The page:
Others take it further. Chas W. Freeman, Jr., the former U.S. Ambassador to Saudi Arabia who in 2009 was very nearly put in charge of interpreting all U.S. intelligence for the Obama administration, wrote these frankly outrageous words in 2011:

Israel has nonetheless also demonstrated that its hold on domestic U.S. politics remains unbroken. This past year, it was able to compel our president to swear allegiance to expansive Zionism and to repudiate policies endorsed by his own and previous administrations as well as the international community. By contemptuously overriding the views and interests of the United States in this way, Israel and its American claque debased and discredited American international prestige and regional credibility. As a consequence, the world has come together in a series of ever firmer votes of no-confidence in U.S. leadership and diplomacy on the Israel-Palestine dispute. American military might remains unchallengeable, but the power of the United States to protect Israel from the political and legal consequences of its policies, statements and actions has been gravely impaired. This is a perverse result for an Israeli government and its supporters to have engineered…
The perceived need to counter Israeli and American policies is already throwing together some strange diplomatic bedfellows. It is also marginalizing American influence on other issues of concern in West Asia and North Africa. The regional clout of non-Western powers like China, India, and Russia will surely grow concomitantly.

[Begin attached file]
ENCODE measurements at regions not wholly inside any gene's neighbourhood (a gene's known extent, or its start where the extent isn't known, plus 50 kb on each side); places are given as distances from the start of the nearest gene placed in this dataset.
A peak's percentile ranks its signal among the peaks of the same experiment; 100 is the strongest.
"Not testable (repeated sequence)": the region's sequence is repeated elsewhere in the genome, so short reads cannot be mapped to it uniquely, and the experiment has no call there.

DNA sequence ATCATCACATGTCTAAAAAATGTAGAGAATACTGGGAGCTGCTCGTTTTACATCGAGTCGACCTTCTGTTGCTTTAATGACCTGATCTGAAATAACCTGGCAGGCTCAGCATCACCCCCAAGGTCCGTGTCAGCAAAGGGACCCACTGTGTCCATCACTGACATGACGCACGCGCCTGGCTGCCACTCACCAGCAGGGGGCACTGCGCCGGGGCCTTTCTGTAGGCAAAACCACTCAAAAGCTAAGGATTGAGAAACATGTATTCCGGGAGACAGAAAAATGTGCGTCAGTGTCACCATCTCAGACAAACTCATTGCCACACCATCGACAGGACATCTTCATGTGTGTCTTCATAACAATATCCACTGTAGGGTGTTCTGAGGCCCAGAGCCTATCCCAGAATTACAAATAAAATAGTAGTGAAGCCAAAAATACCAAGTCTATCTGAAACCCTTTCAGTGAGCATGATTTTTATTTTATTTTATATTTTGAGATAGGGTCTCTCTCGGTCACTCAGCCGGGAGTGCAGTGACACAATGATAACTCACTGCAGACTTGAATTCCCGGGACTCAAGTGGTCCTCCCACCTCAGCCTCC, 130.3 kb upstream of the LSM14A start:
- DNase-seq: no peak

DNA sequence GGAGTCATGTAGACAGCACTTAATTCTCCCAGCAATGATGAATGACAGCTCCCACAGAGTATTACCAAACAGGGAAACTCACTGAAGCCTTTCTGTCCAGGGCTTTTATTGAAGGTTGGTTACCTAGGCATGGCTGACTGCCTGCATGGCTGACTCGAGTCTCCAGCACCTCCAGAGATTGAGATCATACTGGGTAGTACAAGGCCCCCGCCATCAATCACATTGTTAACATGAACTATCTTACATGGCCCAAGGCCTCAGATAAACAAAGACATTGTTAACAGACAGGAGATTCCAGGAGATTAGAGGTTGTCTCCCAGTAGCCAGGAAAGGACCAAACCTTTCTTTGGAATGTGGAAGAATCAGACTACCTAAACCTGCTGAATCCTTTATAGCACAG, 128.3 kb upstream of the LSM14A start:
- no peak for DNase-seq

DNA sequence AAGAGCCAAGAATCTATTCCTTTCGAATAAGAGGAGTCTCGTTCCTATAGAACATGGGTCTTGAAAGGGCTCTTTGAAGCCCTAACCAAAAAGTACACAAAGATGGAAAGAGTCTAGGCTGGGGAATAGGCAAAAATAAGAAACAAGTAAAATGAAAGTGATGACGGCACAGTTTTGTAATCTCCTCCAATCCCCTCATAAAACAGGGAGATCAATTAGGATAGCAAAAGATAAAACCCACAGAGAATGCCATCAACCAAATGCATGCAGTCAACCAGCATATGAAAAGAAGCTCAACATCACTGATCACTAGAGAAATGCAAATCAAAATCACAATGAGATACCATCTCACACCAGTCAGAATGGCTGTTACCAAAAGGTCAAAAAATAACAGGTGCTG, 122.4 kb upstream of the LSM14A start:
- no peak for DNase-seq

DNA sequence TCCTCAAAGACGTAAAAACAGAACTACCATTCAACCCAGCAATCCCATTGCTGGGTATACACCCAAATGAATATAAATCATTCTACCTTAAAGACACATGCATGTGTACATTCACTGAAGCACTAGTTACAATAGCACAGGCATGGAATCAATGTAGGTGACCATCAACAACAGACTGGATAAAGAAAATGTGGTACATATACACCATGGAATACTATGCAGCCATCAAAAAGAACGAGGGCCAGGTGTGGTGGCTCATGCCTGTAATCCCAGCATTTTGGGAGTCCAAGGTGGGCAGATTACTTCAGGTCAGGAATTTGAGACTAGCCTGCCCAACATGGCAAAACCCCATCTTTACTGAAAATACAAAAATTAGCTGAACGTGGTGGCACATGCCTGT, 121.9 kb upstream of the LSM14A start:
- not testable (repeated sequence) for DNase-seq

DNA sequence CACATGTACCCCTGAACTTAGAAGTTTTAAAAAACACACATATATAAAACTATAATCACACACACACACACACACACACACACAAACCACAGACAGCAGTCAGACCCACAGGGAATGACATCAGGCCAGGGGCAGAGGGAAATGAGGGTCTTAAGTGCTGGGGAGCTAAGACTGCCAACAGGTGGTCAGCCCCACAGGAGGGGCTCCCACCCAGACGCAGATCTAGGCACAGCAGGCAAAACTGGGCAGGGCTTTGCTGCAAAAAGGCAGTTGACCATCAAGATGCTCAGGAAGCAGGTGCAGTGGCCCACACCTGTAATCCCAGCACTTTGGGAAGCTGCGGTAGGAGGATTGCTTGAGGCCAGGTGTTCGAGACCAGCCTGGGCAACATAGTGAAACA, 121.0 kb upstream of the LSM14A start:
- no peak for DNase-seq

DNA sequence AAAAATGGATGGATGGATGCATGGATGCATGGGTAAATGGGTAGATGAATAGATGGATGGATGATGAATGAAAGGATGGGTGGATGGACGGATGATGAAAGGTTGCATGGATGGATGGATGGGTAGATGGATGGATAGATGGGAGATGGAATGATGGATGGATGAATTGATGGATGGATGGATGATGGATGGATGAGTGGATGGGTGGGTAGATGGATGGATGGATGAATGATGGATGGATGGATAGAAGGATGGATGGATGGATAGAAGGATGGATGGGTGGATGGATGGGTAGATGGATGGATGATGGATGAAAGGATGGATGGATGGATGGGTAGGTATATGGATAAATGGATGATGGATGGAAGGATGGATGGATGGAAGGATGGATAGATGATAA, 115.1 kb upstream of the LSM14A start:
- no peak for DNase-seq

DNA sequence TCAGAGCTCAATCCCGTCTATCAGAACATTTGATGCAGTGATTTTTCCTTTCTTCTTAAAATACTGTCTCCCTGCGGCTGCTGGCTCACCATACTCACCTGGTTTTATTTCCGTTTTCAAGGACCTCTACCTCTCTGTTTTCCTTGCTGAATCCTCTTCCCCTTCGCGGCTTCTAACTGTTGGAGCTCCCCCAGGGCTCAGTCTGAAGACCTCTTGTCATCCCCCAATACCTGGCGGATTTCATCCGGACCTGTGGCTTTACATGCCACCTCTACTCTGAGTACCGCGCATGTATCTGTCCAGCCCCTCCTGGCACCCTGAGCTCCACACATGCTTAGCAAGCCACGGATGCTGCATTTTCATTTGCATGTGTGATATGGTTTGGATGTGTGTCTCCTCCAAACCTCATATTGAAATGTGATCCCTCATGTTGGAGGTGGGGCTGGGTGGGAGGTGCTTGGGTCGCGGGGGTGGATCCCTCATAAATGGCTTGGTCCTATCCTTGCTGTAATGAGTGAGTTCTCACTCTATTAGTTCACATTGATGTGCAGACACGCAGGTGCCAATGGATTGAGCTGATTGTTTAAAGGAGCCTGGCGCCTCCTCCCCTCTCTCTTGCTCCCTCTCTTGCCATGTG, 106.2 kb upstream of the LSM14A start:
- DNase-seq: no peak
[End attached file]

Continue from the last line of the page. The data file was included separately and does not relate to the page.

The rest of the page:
Israel, we learn, is to blame not only for giving Islamic extremists an excuse to violence as Djerejian claimed, but for the overall American decline under the Obama administration.

These are only a few quotations from people who apparently felt a lot freer to speak after they were out of office. But the Myth of Centrality is so pervasive that many Washington insiders take it for granted because they have heard it so often from so many directions. Any genuine familiarity with the Middle East, especially in the past few years, reveals the obvious falsehood of the claim. But we should not expect the intellectual heirs of Henry Ford to modify their views just because a few facts have gotten in the way.

Of course, I am not the first person to point out how widespread and influential is this Myth of Centrality. A recent essay by former Deputy National Security Adviser Elliott Abrams calls it the “epicenter theory,” based on comments by President Obama’s first National Security Adviser James Jones, who in 2009 described the Israel-Arab conflict as the “epicenter” of world politics. “Finding a solution to this problem,” Jones continued, “has ripples that echo, that would run globally and affect many other problems that we face elsewhere in the globe.”

This view, Abrams points out, “has always been nonsense,” but because it has been the principal excuse that Arab and Iranian tyrants have deployed for decades in order to justify the oppression of their own peoples and their distracting belligerence towards Israel, one can understand why some Western leaders, wanting to impress such governments rather than confront them, might choose to repeat the lie.

Zbigniew Brzezinski speaks about “America and the Crisis of Global Power” at the Center for Strategic and International Studies. Photo: Center for Strategic and International Studies / flickr

Zbigniew Brzezinski speaks about “America and the Crisis of Global Power” at the Center for Strategic and International Studies. Photo: Center for Strategic and International Studies / flickr

Lee Smith, whose 2011 book The Strong Horse: Power, Politics, and the Clash of Arab Civilizations has become a central text in understanding the region’s unique political dynamic, probably made the most substantial effort to trace this pattern in 2010, when in an essay in Tablet he described what he called “linkage”—i.e., the ideological commitment to connecting all middle-east conflicts back to the single source conflict between Israel and its neighbors. As Smith wrote: